Each year, thousands of tourists flock to a small hamlet in New York with the hopes of witnessing something supernatural. Since its founding in 1879, the spiritualist settlement of Lily Dale – the centre of American Spiritualism – has been home to practiced mediums and the pre-eminent place to go for spiritual healing ceremonies, lectures on otherworldly phenomena, and communication with the departed.  

Spiritualism as a movement has a rich history with many moving parts and a myriad of contributing figures, but its central philosophy has remained consistent over its long history: life continues beyond death in a spirit world, and it is possible to communicate with spirits through a medium. For the last century or so, Lily Dale has been one of the best places to do that.  

Homer Watson certainly thought so. We know Watson visited Lily Dale at least once in his life, and it’s likely he visited on several other occasions. Although he had been interested in Spiritualism from a young age, this interest was amplified after the death of his wife Roxa.  When Watson visited Lily Dale, it was considered something like a “summer camp.” Visitors could frolic on the beach just as easily as they might sit in on a séance, though it was the Spiritualist practices that primarily attracted them to the town. At this time, the camp consisted of several hundred cottages, indoor and outdoor meeting places, a hotel, a store, a post office, a library, athletic fields, and a fire department – not to mention the many mediums who called the camp home.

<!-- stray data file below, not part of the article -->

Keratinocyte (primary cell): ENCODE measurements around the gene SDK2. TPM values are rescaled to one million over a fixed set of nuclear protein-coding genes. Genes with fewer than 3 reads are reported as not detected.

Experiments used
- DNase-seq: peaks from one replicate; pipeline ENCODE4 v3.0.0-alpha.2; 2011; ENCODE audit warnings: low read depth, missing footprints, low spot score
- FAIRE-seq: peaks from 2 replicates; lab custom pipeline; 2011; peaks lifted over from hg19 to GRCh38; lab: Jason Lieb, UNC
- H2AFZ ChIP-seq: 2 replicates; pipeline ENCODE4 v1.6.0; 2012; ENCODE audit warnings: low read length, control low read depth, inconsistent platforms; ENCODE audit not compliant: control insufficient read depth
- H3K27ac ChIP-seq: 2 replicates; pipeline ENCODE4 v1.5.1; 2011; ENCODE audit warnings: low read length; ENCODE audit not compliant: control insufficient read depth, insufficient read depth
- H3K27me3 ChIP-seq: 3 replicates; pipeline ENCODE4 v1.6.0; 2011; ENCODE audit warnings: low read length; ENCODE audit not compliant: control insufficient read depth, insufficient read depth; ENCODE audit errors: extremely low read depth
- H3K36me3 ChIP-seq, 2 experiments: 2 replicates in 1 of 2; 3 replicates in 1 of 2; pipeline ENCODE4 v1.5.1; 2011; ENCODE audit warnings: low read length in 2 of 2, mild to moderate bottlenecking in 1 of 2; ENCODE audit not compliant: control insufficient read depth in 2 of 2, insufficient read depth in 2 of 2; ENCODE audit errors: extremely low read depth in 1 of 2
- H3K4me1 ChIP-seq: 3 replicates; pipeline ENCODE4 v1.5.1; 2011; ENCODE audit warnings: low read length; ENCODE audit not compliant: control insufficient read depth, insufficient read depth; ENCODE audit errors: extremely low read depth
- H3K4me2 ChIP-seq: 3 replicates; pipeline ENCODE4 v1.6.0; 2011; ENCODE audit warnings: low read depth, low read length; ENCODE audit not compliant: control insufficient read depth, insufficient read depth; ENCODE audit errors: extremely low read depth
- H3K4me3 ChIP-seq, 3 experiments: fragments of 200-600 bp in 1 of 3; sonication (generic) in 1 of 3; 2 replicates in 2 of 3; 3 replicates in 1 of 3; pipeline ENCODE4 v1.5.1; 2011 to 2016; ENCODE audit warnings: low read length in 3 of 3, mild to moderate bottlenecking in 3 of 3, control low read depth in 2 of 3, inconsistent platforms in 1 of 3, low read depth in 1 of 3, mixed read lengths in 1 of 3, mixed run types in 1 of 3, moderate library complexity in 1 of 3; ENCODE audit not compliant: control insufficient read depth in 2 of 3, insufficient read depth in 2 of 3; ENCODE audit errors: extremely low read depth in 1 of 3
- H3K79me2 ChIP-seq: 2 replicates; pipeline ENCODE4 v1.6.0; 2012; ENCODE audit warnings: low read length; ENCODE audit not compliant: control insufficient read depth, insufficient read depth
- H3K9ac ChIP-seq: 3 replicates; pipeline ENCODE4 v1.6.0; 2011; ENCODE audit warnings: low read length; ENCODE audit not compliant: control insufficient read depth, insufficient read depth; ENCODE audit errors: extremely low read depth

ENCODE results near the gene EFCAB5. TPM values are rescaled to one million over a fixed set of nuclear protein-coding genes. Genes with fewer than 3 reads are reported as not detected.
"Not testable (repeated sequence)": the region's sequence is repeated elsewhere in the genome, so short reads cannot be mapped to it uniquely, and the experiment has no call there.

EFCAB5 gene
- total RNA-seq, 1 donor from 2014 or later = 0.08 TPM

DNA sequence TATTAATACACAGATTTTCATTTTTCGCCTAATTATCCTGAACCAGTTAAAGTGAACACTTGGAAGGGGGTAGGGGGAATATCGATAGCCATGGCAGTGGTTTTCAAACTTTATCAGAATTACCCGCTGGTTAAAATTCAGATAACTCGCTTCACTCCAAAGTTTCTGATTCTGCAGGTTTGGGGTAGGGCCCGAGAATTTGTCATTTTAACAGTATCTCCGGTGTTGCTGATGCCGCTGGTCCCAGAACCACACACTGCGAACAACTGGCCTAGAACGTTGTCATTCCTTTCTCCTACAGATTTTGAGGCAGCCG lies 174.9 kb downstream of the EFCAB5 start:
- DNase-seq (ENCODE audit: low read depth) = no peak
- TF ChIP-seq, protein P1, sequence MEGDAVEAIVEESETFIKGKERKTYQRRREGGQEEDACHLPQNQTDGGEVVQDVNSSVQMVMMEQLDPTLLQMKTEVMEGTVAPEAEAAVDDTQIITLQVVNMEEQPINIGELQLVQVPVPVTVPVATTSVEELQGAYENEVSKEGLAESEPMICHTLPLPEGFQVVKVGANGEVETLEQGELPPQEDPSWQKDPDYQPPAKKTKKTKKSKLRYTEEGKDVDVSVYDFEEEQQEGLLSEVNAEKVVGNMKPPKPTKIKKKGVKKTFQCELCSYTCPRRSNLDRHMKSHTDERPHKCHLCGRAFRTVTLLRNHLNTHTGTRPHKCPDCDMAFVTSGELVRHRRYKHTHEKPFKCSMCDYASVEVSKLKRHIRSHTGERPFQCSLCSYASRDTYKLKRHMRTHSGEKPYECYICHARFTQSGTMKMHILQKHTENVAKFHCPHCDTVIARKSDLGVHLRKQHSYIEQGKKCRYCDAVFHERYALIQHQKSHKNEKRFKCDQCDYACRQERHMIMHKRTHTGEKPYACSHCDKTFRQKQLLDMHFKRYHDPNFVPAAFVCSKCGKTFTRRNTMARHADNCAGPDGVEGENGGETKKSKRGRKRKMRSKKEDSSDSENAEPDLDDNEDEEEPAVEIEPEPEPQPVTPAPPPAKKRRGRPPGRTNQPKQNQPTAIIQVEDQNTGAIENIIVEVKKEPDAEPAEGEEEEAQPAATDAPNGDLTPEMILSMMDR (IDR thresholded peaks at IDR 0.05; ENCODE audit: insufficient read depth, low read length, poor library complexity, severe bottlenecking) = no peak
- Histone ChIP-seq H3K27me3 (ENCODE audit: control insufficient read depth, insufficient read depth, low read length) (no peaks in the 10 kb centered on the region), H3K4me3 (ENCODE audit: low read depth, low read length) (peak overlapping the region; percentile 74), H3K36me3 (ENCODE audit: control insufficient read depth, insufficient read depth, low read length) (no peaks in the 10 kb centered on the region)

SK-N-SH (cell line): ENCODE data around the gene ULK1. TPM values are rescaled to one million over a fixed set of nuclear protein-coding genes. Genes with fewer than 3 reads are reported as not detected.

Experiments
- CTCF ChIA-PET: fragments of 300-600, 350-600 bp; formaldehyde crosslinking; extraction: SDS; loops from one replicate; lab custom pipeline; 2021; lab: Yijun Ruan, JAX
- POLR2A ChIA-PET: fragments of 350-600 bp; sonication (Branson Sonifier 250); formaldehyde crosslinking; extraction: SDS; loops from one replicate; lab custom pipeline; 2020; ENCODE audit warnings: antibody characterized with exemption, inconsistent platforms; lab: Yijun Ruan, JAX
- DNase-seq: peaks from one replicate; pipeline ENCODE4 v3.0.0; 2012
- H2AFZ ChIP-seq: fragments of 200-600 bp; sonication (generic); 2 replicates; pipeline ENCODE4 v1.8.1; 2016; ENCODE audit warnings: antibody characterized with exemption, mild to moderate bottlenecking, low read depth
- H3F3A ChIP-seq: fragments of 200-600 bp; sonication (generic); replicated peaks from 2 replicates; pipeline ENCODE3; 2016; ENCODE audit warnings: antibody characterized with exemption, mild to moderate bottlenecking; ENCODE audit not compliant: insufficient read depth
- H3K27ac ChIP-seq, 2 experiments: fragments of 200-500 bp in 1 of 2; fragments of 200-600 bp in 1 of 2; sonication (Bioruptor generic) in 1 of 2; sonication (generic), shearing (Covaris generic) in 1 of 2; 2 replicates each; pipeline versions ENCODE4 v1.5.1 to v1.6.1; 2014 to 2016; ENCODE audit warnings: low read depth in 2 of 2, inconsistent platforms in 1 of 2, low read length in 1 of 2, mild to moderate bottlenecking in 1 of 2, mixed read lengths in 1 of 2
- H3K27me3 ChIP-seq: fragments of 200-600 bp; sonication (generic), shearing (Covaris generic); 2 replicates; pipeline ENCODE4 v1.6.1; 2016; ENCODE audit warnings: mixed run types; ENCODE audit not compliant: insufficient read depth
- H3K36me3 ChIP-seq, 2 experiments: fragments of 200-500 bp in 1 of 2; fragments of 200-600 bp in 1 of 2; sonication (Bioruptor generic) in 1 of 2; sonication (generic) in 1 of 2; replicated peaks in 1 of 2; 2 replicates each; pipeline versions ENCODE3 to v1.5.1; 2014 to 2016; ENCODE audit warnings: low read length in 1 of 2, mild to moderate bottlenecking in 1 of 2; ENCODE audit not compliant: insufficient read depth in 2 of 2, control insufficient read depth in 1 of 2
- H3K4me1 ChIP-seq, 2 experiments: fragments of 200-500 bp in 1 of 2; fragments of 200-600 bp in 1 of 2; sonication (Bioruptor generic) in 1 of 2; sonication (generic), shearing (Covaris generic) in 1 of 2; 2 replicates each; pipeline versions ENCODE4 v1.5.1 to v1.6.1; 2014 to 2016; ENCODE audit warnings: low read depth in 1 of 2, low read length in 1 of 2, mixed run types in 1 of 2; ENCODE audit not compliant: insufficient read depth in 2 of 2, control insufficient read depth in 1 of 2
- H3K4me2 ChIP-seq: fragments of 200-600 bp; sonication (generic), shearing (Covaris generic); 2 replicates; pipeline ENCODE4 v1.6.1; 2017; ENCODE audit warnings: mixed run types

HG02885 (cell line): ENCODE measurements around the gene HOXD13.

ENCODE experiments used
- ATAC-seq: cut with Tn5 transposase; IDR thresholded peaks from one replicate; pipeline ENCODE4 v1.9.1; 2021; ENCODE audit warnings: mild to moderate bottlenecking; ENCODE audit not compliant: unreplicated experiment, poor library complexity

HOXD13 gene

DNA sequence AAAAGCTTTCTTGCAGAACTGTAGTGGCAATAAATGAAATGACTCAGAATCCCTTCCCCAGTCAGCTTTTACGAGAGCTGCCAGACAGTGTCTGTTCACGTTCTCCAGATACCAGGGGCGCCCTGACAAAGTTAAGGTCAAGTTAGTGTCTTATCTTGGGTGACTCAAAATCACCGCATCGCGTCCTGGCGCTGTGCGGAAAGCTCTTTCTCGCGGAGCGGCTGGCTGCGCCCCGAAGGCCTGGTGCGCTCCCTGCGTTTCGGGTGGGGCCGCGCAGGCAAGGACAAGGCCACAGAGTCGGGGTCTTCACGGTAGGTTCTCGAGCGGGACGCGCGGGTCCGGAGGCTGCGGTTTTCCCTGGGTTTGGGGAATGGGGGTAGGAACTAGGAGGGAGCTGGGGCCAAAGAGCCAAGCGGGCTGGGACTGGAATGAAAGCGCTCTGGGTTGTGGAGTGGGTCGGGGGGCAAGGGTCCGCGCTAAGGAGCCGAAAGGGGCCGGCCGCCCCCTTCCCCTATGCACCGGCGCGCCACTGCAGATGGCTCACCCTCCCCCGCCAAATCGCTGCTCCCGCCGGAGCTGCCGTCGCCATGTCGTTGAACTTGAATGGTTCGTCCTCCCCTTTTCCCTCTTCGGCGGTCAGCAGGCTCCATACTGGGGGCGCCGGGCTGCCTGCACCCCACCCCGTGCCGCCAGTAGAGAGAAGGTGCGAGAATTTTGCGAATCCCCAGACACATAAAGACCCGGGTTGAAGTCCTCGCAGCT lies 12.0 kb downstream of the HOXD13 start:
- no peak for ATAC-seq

The ways in which Lily Dale’s mediums spoke with the dead were many, as were the means by which a spirit might manifest. Aside from the standard séance, spirits could be channeled through “automated writing,” also known as spirit writing or psychography. Spirit photography was also a popular practice, where the deceased could be seen as ghostly figures in the background of images. Another interesting method was the use of spirit trumpets. These metal cones would allegedly float and emit voices.  

A Spirit Card, c.1920. HWHG Permanent Collection.  According to his niece, Myrtle Bean, Homer received these answers from Roxa through a Lily Dale medium practicing “automated writing”. This involved medium producing written answers while in a trance state, often believed to be in the handwriting of the deceased.

In 1949, all physical manifestations of spirits were banned in Lily Dale in order to prevent the increased number of frauds circulating at the time from affecting the integrity of spiritualist practice in the town. Despite the fall in popularity of Spiritualism, Lily Dale remains well-visited to this day, and many visitors make the journey to the small town to participate in the spiritualist services following in the footsteps of Homer Watson.

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